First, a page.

The next phase in the Arab-Israeli conflict opened with the Six Day War of 1967. This was a conflict between Israel and a coalition of Arab states: Egypt, Jordan, Iraq and Syria. It began with an Israeli attack on Egypt and ended with the defeat of the Arab states. In this conflict, Egypt lost the Sinai and the Gaza Strip, Syria lost the Golan Heights, and Jordan lost the West Bank. As a result, Israel became the occupying power controlling approximately 1-1.4 million Palestinians living in these territories. With that said, the Israeli government at the time did not choose to formally extend sovereignty over them or divide them, because it wanted to maintain the possibility of negotiations with Jordan and feared a change in Israel’s demographic makeup (Buśko 2019, pp. 256-257).
The UN Security Council called for Israel to leave the occupied territories in its Resolution 242, which became the basis for the “land-for-peace” principle which assumed that in exchange for Israel’s withdrawal from the territories it had occupied since 1967, the neighboring states would renounce their territorial claims against Israel and conclude peace treaties with Israel (Szydzisz 2012, p. 169-169).
The event that symbolically ended the process of forming a separate Palestinian identity was the outbreak of the so-called Intifada in late 1987. This spontaneous uprising involved various forms of protest, strikes, and skirmishes with the Israeli army and security forces. The First Intifada altered the dynamics of the conflict by shifting the center of gravity from fighting against terrorism to attempts at stabilizing Israeli-controlled territories. Moreover, the Intifada had the effect of changing the international perception of Israel, as it highlighted the disproportion of forces, undermining image of Israel being the defensive side (Nowacka, Wojnarowicz & Zaręba 2020, pp. 11-12).
In 1993, the Israeli-Palestinian peace process began. Through the efforts of Yasser Arafat and the Palestine Liberation Organization, the Oslo Accords resulted in the formation of the Palestinian Authority in Gaza and the West Bank. However, the peace process was interrupted by the establishment of Benjamin Netanyahu’s government. It should be added that despite the recognition of the State of Palestine by the UN, it is not recognized by Israel (Konflikt Izraelsko-Palestyński 2021).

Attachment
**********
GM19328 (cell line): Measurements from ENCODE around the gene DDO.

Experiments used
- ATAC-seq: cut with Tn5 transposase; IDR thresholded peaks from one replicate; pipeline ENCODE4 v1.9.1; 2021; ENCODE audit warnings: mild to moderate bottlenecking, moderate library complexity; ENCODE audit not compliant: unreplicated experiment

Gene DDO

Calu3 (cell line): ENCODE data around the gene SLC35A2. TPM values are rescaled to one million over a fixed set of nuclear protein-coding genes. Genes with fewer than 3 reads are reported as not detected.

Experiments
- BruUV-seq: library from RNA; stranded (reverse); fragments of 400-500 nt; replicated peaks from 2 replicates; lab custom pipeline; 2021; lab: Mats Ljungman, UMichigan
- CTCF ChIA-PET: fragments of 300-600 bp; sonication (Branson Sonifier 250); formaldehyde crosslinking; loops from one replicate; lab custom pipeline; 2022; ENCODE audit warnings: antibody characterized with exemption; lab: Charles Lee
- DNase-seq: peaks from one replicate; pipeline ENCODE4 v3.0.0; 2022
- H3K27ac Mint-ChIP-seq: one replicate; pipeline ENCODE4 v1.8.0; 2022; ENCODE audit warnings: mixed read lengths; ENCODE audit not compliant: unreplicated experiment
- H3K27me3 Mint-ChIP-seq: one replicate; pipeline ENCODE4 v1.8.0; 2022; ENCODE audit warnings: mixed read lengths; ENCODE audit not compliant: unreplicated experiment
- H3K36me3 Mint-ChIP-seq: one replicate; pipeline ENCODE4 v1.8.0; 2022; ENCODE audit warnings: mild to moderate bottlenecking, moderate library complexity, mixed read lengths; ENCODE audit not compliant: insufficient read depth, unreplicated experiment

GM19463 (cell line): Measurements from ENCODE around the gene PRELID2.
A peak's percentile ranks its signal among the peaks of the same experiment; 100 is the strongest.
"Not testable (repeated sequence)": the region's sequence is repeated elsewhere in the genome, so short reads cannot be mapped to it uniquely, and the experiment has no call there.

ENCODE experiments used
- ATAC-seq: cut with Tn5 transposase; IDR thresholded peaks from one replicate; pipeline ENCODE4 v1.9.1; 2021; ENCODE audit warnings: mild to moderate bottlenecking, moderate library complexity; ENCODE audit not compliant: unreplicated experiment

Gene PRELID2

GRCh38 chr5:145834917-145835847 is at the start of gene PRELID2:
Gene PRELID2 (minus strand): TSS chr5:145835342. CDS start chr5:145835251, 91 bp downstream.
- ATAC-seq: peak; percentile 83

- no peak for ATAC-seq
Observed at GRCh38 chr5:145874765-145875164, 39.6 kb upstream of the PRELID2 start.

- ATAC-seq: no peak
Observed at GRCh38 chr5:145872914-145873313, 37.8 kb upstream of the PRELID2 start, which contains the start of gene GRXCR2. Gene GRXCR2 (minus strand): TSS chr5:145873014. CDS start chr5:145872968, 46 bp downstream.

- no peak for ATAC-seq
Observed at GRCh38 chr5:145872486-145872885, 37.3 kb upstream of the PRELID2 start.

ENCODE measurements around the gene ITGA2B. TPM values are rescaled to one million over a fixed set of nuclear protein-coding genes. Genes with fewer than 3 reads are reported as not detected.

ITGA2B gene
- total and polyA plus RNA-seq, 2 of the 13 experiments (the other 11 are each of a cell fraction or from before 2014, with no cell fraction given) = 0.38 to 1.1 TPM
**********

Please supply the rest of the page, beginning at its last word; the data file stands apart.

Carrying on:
In July 2000, direct Israeli-Palestinian negotiations began at Camp David with the goal of establishing a Palestinian state within the borders agreed upon during these talks. However, these plans failed to come to fruition, which exacerbated further tensions (Bojko 2006, pp. 158-159).
On September 28, 2000, the Second Intifada broke out. Mediations that had been carried out did not have any effect, and talks between the parties were deemed pointless. In November 2000, Ehud Barak announced his decision to resign and call new elections for prime minister. He was succeeded by Ariel Sharon, for whom the issue of Israel’s security was of utmost importance. He decided to apply a very strict policy towards the Palestinians, and the situation was aggravated by assassinations committed by Hamas and the Islamic Jihad. The development of the conflict was also influenced by numerous military operations of the Israeli forces carried out in the territory of the Palestinian Authority.
On September 12, 2001, the Israeli Defense Forces conducted a military operation to eliminate terrorists, and between 2002 and 2021, Israel conducted a number of other military operations (Godziński 2016, p. 47).
When discussing the origin of the conflict, it is also worth outlining the contentious issues that the parties to the conflict would have to resolve. These issues revolve around the following spheres (Analysis of the Institute of Political Science and Security Studies, 2021):
- security – the constant threat to all residents;
- demography – the need to live and function in the area of community life;
- ideology – the refugees’ right to return to their former places of residence;
- politics – the authorization of the right to self-determination;
- religion & ideology – the influence of fundamentalist forces, from both sides, on the fights;
- territory – which is linked to the establishment of an independent Palestinian state.
Middle Eastern States and the Israeli-Palestinian Conflict
States in the Middle East region support the Palestinians. In 1948, six of them – Saudi Arabia, Egypt, Iraq, Jordan, Lebanon, and Syria – entered the war against the newly formed Israel. The goal of these states was to destroy Israel in order to establish an Arab state in Palestine. However, the actions of these states thereafter can hardly be considered pro-Palestinian.